Without effective reciprocal arrangements for movement of people between the UK and EU, the UK may see a decline in skilled cultural sector workers coming to the country, warns the Lords EU Home Affairs Sub-Committee.
In its report published today, Brexit: movement of people in the cultural sector, the House of Lords EU Home Affairs Sub-Committee highlights that bringing EU cultural workers under the same restrictions as currently apply to third country nationals could harm the sector, because existing visa rules require a minimum salary in excess of what many cultural organisations can offer. As a result, the UK may struggle to attract talent.
The report suggests that such a development would be to the detriment of the sector and represent a significant loss to the audiences that enjoy seeing talent from across Europe performing in the UK.
The ability to move between the UK and EU27 at short notice is integral to the business model of many cultural sector organisations, which are often built on the services of consultants and freelance workers working on a project basis or working on multiple projects at one time.
The Committee suggests the Government consider two possible visa options that would recognise the two-way benefits that accrue from allowing artists, entertainers and other cultural sector workers to move freely between the UK and EU. These include extending the permitted paid engagement and permit-free festival arrangements to EU citizens, offering a multi-country, multi-entry short-term “touring visa” for EU citizens, and seeking a reciprocal commitment for UK citizens travelling to the EU.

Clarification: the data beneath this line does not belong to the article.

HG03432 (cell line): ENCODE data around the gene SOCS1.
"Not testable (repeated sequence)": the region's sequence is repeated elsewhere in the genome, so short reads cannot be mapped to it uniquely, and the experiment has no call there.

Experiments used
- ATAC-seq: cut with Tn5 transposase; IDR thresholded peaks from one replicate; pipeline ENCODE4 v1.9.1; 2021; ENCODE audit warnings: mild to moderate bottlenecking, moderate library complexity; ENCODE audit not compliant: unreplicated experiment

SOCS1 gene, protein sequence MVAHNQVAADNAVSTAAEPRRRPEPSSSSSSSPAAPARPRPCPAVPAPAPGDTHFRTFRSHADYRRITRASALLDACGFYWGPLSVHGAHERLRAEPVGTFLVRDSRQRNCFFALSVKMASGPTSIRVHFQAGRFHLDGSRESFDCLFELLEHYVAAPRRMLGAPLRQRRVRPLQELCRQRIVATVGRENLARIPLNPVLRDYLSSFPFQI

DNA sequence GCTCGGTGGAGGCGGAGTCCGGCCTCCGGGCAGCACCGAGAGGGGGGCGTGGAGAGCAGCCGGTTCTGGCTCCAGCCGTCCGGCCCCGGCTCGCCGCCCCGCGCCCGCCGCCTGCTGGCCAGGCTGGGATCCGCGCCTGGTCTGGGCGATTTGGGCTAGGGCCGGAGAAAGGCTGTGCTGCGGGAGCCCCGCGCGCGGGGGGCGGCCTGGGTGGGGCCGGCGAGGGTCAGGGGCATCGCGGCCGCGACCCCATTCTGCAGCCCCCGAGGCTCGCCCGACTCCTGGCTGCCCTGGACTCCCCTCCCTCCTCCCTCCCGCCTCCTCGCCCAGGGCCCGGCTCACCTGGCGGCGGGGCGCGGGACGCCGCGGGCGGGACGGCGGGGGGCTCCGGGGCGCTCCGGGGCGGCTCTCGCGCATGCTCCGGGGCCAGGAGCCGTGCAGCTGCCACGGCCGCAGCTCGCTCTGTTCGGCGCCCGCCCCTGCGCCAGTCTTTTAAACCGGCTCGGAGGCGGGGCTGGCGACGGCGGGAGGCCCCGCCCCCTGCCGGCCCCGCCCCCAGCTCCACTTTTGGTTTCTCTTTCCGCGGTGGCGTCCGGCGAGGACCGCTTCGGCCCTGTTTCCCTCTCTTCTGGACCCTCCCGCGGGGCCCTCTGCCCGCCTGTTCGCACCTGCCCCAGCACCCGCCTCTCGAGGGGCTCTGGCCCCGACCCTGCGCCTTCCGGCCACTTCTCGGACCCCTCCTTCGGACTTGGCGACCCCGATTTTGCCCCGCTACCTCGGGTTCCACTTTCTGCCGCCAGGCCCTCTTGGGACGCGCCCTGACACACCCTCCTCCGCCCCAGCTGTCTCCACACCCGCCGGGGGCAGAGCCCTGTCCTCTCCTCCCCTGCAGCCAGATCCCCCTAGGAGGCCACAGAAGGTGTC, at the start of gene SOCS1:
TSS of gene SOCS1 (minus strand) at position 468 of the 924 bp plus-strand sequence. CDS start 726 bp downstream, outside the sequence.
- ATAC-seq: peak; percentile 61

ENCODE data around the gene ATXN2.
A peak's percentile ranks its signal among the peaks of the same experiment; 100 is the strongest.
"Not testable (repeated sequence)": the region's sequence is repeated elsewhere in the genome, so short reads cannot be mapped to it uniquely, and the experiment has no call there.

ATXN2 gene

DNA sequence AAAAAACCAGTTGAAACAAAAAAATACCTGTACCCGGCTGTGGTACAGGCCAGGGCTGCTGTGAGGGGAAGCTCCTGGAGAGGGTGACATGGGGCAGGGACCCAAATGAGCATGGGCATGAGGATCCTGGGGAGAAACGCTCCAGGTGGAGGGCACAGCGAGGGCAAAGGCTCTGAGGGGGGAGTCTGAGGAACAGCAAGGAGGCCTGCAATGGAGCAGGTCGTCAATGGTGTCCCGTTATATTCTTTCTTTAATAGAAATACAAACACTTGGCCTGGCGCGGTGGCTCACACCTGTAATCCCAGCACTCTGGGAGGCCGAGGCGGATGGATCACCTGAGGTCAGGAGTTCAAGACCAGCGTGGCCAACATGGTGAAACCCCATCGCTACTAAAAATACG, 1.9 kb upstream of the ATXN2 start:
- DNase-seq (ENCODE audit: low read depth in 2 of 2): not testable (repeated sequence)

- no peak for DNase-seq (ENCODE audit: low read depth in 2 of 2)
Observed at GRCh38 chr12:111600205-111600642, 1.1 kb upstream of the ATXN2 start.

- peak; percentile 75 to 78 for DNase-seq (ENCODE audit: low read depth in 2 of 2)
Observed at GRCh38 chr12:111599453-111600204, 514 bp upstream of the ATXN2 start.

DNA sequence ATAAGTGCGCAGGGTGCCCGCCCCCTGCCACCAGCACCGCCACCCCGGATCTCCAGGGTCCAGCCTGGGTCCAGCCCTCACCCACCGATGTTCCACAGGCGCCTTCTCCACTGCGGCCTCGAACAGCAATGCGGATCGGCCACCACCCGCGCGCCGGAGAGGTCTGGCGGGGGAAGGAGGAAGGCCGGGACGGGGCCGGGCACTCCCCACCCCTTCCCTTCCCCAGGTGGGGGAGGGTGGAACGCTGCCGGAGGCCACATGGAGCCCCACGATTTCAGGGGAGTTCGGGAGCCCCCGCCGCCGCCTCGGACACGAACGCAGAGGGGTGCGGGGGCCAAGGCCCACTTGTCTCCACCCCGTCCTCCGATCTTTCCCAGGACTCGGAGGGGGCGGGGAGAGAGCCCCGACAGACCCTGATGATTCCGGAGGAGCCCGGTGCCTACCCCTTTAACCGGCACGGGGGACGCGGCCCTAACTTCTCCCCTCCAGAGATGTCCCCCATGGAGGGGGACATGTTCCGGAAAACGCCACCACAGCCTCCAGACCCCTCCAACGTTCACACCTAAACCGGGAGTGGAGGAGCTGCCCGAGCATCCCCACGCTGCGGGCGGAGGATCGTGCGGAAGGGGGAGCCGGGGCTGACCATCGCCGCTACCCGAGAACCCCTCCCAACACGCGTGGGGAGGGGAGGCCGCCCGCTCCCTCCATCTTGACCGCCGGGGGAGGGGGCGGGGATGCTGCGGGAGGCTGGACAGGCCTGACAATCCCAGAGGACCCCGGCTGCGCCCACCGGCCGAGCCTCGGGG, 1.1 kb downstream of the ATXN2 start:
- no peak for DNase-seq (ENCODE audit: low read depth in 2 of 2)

The Government’s recent white paper acknowledges that “the UK and the EU will need provisions that allow for mobility” to facilitate the proposed “cooperative accord” with the EU on culture and education. However, it is unclear how this accord would relate to wider immigration policy, or the existing visa system.
Lord Jay of Ewelme, chairman of the Committee, said: “Individuals working in the UK cultural sector are highly mobile, and have thrived on collaboration with people from all over the world. The country benefits enormously from the sector’s contribution to its economy and society, and it makes an important contribution to the UK’s international image and influence.
“If the Government is to achieve its wish to establish an immigration system that meets the needs of the post-Brexit economy, the UK’s negotiators will need to be flexible. This means recognising that any restrictions on EU citizens wishing to enter the UK to work may be matched by reciprocal restrictions on UK workers in the EU.”